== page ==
“Prepare this dish as one would minced chicken. Reserve the piece of skin on the pork and chop the lean meat taken from under it into a coarse mince. Season the minced pork and cook. This dish is a speciality of Chef Nie of Hangzhou.”
To make sense of what this dish is about, one has to refer to the recipe for minced chicken, or “jisong”, found later in the Suiyuan Shidan. Basically, this is one dish in a entire class of “song” (鬆) dishes that consists of finely chopped ingredients that you eat on top of rice, wrapped in pancakes, or cradled in iceberg lettuce. People who eat Peking duck should be quite familiar with “yasong” (鴨鬆), or minced duck, since it is the second dish served from the duck after the first course of the duck skin. In this regard, luosuo pork should really be called “rousong” (肉鬆). However it’s not called such, because that name has already been used by a completely different meat item, sometimes translated to English as “pork floss”.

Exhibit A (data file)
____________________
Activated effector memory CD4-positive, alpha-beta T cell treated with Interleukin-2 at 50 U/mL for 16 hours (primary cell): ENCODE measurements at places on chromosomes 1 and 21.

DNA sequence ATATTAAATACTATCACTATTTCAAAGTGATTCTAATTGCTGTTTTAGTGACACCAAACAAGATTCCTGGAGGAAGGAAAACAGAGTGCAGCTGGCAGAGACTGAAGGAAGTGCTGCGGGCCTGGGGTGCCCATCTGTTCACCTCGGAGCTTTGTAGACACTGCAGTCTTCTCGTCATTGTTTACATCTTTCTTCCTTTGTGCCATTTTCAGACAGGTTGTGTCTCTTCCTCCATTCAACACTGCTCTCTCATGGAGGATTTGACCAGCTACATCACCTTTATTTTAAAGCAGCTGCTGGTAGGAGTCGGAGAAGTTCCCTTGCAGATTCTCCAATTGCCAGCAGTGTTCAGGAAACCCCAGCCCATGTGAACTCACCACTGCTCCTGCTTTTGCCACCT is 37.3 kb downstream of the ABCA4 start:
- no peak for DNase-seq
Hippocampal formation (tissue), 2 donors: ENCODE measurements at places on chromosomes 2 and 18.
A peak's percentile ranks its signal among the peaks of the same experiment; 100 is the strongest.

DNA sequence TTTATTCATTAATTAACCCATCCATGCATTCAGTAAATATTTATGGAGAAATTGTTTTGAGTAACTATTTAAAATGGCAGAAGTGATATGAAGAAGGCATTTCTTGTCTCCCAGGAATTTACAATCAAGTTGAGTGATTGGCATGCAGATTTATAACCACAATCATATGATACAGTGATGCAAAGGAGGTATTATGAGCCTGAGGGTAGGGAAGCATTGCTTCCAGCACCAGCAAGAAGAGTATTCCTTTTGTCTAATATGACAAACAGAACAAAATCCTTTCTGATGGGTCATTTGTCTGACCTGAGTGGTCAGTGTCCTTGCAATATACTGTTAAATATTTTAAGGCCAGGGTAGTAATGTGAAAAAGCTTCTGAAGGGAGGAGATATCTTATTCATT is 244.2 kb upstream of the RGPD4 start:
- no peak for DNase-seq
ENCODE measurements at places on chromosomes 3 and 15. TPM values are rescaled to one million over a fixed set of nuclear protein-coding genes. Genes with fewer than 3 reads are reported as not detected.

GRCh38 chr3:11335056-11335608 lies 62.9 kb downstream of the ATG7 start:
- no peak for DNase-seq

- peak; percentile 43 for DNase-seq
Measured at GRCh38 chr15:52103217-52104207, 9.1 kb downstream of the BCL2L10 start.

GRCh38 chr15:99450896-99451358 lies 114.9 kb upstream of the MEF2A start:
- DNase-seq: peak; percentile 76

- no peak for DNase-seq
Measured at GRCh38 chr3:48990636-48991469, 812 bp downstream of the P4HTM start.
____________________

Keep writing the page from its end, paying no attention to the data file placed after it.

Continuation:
Following Yuan Mei’s minced chicken recipe, the meat for luosuo pork should be first minced or finely cubed and then lightly fried. Next it would be mixed with other ingredients and seasonings, placed in a bowl, covered with the reserved piece of skin, and steamed until done. The one part I don’t get about this dish is why one would prefer to cover the bowl with a piece of skin rather than a normal lid. Maybe it give the meat special flavours, a more pleasant texture, or it somehow regulates the cooking moisture in the way that some chefs use parchment paper as a lid when braising meat.
Other than this the dish seems straightforwards, if not unremarkable.